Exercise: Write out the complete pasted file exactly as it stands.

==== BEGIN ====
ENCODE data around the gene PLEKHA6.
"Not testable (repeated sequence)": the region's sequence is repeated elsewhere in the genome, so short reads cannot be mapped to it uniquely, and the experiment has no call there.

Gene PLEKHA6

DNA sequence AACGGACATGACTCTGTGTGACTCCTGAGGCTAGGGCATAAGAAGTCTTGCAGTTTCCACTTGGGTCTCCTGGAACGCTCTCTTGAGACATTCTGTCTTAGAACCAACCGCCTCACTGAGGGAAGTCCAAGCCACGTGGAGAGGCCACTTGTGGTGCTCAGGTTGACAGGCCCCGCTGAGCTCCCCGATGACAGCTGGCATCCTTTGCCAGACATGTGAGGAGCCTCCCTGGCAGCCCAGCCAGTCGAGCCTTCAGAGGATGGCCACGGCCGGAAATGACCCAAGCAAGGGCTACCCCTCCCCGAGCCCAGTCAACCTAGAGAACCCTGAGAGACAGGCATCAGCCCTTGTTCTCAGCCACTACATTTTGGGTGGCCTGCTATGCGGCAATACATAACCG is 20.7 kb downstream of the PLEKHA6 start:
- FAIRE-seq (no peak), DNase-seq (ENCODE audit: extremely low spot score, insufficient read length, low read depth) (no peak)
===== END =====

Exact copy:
ENCODE data around the gene PLEKHA6.
"Not testable (repeated sequence)": the region's sequence is repeated elsewhere in the genome, so short reads cannot be mapped to it uniquely, and the experiment has no call there.

Gene PLEKHA6

DNA sequence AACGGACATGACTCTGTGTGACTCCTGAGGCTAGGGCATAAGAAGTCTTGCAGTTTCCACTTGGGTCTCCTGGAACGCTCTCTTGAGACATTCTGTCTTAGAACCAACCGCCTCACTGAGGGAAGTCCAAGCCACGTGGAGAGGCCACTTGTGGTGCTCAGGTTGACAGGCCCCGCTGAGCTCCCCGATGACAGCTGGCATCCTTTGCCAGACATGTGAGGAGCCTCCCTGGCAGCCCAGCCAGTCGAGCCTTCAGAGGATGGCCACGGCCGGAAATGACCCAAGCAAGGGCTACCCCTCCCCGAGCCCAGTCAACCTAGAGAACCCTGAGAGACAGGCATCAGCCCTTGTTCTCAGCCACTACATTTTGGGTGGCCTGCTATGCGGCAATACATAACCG is 20.7 kb downstream of the PLEKHA6 start:
- FAIRE-seq (no peak), DNase-seq (ENCODE audit: extremely low spot score, insufficient read length, low read depth) (no peak)